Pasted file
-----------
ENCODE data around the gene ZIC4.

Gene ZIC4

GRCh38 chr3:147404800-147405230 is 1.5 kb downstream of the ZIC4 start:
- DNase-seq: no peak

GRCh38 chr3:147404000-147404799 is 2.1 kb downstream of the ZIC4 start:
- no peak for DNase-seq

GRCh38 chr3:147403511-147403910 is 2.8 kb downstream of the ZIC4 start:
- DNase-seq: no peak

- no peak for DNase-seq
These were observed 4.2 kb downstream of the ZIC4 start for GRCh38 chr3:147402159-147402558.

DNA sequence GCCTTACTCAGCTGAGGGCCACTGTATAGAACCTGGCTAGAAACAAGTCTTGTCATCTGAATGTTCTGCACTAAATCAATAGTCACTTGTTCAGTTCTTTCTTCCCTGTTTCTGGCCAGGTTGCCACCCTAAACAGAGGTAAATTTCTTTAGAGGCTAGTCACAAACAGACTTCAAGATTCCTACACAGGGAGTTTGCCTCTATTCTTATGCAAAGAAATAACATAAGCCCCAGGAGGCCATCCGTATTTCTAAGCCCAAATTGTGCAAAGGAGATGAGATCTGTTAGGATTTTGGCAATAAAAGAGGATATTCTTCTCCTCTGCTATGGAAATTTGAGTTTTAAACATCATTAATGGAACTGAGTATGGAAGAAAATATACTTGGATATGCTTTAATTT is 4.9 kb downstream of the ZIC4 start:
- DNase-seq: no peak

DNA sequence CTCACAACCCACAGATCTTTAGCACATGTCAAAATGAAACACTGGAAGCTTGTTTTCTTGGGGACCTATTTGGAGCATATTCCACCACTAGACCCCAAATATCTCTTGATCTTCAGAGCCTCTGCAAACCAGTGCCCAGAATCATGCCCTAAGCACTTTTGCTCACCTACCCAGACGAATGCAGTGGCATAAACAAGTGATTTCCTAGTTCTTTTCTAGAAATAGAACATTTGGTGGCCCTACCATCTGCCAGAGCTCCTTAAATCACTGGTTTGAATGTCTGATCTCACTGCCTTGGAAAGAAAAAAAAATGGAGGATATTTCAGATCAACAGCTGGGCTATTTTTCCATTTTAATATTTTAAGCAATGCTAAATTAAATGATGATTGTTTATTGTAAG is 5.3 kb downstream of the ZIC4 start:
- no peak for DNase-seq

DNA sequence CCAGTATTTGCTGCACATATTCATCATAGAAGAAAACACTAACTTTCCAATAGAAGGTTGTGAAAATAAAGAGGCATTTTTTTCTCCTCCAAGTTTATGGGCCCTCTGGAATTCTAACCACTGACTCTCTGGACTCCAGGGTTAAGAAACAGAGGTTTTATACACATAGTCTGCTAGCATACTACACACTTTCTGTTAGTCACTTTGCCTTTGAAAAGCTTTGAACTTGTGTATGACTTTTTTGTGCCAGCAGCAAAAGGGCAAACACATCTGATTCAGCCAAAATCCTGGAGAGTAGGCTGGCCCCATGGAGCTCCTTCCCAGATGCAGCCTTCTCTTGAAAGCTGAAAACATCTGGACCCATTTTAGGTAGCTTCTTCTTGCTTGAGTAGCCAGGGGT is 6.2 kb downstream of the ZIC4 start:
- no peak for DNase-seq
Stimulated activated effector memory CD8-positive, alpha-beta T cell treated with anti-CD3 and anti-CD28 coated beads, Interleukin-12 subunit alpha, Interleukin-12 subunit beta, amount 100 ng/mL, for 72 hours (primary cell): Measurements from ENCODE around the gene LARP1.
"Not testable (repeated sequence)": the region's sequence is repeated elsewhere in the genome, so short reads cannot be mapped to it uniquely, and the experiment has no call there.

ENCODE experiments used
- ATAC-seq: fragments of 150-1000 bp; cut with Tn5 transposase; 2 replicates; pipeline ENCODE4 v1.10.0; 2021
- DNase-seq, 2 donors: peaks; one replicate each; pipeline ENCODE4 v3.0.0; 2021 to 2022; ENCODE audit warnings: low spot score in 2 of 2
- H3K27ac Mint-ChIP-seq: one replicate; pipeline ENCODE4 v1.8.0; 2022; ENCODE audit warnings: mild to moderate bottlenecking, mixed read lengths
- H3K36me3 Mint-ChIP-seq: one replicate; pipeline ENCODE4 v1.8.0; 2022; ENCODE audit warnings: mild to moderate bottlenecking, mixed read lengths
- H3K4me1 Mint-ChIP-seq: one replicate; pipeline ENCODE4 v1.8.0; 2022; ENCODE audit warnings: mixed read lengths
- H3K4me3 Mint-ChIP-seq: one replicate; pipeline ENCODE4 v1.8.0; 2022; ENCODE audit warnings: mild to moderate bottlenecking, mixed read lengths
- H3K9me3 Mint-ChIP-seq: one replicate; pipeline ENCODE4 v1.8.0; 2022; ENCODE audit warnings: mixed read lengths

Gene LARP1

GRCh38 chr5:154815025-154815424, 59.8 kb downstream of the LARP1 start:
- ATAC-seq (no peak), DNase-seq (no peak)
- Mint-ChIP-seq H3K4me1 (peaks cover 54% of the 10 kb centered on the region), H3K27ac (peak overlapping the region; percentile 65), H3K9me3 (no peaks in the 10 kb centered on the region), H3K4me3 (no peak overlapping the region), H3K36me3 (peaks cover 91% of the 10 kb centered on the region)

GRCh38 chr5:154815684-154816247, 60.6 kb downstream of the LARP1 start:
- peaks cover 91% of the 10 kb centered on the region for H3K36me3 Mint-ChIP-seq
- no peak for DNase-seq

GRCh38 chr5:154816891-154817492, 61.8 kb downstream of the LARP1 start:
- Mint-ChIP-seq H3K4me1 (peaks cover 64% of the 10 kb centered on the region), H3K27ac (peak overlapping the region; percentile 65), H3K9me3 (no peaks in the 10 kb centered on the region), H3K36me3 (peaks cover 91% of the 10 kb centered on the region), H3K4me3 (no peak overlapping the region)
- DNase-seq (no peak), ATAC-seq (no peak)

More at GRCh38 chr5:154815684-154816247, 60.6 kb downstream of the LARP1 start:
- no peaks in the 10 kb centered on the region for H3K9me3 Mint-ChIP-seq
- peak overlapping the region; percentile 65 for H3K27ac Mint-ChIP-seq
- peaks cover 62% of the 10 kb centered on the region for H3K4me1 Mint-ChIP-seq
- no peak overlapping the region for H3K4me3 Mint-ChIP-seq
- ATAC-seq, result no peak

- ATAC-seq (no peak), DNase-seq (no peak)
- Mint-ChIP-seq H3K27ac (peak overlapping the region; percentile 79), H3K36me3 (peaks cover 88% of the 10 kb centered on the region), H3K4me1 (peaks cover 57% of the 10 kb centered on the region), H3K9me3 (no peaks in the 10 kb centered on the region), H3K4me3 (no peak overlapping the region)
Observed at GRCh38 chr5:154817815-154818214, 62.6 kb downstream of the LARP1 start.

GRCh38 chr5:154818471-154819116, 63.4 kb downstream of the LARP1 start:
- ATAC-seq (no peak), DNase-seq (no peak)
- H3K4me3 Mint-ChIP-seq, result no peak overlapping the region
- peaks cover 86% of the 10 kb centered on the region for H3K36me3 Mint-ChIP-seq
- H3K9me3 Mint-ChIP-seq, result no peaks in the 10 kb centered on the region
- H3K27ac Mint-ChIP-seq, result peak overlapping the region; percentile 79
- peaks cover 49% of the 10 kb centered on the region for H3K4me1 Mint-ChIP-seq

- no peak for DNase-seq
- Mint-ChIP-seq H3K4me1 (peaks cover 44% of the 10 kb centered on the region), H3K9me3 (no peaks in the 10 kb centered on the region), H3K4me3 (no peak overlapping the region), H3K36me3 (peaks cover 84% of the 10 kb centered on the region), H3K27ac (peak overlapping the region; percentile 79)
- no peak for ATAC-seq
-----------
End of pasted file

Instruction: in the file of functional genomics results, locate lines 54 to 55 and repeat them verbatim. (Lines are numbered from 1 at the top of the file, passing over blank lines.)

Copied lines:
- Mint-ChIP-seq H3K4me1 (peaks cover 44% of the 10 kb centered on the region), H3K9me3 (no peaks in the 10 kb centered on the region), H3K4me3 (no peak overlapping the region), H3K36me3 (peaks cover 84% of the 10 kb centered on the region), H3K27ac (peak overlapping the region; percentile 79)
- no peak for ATAC-seq